“While our long routes have surged forwards, the Channel is a real concern for Brittany Ferries and our partners,” said Brittany Ferries CEO Christophe Mathieu. “Overall volumes were down by 35 per cent to 1.22 million units in the last year. There are a number of reasons for this disappointing performance, including French borders re-opening in mid-January missing much of the busiest period for holiday bookings post-Christmas.
“But the post-Brexit imposition of passports for French passengers visiting the UK has dramatically hit this side of our business too. What is needed now is a concerted push from tourist bodies in France and the UK to boost volumes next year and to aid the recovery of this market for us and other companies operating in the tourism sector.”
|Passengers Nov-Oct||2019||2020||2021||2022||2019 v 2022|
|St Malo – Portsmouth||310,216||84495||47302||244188||-21%|
|Cherbourg – Poole||187,705||28219||0||134005||-29%|
|Cherbourg – Portsmouth||136,938||10205||5168||57294||-58%|
|Caen – Portsmouth||801,805||266001||163748||583760||-27%|
|Le Havre – Portsmouth||134,803||24278||0||0||-100%|
|Total Manche / Channel||1885566||487115||243092||1226262||-35%|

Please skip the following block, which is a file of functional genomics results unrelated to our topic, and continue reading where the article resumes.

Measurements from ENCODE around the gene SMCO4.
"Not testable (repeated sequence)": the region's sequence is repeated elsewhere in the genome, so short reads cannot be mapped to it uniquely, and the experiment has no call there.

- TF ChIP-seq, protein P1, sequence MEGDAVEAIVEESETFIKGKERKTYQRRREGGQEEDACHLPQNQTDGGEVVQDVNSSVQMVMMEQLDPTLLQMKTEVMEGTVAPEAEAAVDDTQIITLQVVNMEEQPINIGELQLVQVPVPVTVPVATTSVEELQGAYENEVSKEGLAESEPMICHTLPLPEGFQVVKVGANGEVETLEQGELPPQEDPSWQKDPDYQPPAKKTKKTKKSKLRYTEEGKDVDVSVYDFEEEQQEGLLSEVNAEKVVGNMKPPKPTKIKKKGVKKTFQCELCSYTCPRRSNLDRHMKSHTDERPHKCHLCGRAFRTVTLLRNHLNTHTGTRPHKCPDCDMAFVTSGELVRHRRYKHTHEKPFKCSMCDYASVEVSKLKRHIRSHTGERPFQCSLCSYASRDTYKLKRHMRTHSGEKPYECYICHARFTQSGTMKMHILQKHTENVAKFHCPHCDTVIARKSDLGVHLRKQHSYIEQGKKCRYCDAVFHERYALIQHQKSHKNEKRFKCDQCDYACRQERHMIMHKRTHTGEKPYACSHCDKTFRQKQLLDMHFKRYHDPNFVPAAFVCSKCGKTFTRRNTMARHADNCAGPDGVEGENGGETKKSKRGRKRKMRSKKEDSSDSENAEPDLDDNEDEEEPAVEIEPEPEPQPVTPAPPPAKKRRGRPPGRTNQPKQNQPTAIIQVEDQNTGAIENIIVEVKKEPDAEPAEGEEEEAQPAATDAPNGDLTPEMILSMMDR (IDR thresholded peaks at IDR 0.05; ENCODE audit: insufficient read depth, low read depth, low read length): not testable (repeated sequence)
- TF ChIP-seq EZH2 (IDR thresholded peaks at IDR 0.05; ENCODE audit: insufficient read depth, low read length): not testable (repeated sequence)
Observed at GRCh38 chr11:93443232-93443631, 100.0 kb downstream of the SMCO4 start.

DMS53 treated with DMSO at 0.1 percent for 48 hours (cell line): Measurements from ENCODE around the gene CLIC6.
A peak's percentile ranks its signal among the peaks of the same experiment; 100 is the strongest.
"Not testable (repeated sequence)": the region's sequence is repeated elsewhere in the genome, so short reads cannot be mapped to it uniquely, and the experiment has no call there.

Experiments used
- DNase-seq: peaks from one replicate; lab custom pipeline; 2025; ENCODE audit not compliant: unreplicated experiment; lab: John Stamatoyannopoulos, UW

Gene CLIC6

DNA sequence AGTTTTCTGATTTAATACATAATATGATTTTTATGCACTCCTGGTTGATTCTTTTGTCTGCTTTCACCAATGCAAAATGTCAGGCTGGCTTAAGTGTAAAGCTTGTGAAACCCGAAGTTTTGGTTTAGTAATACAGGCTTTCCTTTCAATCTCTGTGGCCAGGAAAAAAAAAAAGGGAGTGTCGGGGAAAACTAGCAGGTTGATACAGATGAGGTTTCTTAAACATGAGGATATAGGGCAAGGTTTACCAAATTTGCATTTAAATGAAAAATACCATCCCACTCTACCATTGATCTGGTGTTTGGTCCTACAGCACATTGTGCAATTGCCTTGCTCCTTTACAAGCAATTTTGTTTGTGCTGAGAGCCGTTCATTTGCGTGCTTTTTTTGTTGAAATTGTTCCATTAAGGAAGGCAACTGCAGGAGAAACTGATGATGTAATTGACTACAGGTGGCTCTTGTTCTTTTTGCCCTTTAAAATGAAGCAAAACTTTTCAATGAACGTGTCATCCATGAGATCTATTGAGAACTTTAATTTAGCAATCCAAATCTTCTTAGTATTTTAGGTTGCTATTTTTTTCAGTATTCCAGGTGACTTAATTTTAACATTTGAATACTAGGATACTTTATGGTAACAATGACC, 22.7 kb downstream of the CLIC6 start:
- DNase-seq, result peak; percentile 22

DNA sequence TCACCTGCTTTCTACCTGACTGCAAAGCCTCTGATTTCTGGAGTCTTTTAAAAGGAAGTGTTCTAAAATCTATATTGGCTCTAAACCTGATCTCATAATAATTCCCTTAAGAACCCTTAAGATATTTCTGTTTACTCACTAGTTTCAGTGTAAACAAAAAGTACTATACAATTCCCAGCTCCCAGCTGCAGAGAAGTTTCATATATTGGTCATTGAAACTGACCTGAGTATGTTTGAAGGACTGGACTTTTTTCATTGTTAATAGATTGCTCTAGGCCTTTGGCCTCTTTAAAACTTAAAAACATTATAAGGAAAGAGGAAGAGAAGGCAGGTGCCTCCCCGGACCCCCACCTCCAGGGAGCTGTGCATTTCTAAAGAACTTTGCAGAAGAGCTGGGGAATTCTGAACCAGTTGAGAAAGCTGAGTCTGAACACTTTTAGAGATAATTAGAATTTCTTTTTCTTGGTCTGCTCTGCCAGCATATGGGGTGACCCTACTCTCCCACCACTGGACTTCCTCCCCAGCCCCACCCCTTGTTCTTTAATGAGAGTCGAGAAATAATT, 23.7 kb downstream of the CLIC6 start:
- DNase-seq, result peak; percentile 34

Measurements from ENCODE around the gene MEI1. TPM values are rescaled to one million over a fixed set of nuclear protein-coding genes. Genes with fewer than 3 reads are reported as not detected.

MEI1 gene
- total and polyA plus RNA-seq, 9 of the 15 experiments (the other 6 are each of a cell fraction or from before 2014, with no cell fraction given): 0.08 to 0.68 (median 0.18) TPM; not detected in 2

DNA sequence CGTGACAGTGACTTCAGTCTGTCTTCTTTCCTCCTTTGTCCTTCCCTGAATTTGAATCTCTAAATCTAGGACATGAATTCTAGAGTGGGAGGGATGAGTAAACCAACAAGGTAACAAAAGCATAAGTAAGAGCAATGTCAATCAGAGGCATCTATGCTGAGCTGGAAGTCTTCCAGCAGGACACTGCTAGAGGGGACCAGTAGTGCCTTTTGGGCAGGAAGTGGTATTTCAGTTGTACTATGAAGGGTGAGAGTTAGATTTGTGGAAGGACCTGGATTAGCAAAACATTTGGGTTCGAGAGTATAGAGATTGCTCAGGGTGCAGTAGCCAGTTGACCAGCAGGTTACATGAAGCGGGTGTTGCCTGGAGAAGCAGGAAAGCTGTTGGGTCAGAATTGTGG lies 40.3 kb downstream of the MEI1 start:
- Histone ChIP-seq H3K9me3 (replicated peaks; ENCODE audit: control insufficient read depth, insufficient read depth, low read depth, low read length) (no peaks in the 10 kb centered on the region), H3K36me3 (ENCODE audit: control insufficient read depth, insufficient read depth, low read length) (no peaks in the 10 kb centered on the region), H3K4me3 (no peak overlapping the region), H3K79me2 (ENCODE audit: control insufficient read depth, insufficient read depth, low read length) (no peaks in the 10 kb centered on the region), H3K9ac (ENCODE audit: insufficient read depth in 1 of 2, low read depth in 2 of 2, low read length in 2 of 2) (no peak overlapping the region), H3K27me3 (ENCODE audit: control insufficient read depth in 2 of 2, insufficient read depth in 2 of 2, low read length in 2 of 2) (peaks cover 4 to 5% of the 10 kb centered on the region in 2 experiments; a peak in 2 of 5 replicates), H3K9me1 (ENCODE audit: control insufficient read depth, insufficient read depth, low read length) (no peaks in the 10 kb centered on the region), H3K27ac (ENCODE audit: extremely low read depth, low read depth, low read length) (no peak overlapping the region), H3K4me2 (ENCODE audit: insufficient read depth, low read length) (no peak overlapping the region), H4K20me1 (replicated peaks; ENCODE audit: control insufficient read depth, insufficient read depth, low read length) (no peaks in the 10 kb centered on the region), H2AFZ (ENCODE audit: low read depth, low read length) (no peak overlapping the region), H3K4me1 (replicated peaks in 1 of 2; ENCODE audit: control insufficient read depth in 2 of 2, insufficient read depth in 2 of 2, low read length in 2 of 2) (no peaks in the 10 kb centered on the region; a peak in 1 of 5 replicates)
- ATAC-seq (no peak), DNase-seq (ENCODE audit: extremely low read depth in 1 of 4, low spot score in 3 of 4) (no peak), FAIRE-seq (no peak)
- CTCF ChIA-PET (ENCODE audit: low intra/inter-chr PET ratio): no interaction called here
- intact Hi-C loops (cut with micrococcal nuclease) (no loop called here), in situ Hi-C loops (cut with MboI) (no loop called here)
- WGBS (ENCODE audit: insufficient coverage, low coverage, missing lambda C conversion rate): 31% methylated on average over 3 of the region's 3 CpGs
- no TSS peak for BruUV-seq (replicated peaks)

|Total passengers (all lines)||2269699||606654||422706||1677684||-26%|
Fleet renewal continues apace
Launched in March 2022, Salamanca is the first of four Brittany Ferries vessels to be powered by cleaner liquefied natural gas (LNG) as part of investment in fleet renewal.
She will operate throughout the winter and into next summer on the Cherbourg and Bilbao to Rosslare routes. The aim is to grow by 50,000 the number of holiday makers sailing between Ireland and Spain. Operating under the French flag, Salamanca will be crewed by French seafarers and can carry 1,015 passengers.
The ship has been operating the Portsmouth-Cherbourg and Portsmouth-Bilbao route since her introduction into service with Brittany Ferries in March this year. A second LNG-powered vessel called Santoña will join the fleet in March next year. She too will be based in Portsmouth.
Santoña will be followed by two LNG-electric hybrid vessels in 2024/2025, replacing two of the longest serving ships in the fleet Bretagne (1989) and Normandie (1992).
The hybrids will call Portsmouth home, and will serve St Malo in Brittany and Caen in Normandie. They will work like a hybrid car, sailing on cleaner gas power, on electricity or on a combination of the two. They will also be plug-in ready, when investment in port re-charging infrastructure allows.
About Brittany Ferries
Brittany Ferries was conceived in 1972, starting life as a freight-only service on 2nd January the following year. The first ferry (Kerisnel) linked Roscoff in Brittany with Plymouth in the South of England and carried a cargo of artichokes and cauliflowers. Since then the company has progressively launched, then strengthened its shipping routes. This year, Brittany Ferries celebrates 50 years in operation. Millions of passengers and businesses transporting goods by sea across the so-called Atlantic Arc (France, UK, Spain and Ireland) rely on the links forged over the decades. In addition to cutting congestion and emissions on busy roads, these motorways-of the sea have helped enrich local communities, creating jobs and nurturing international tourism.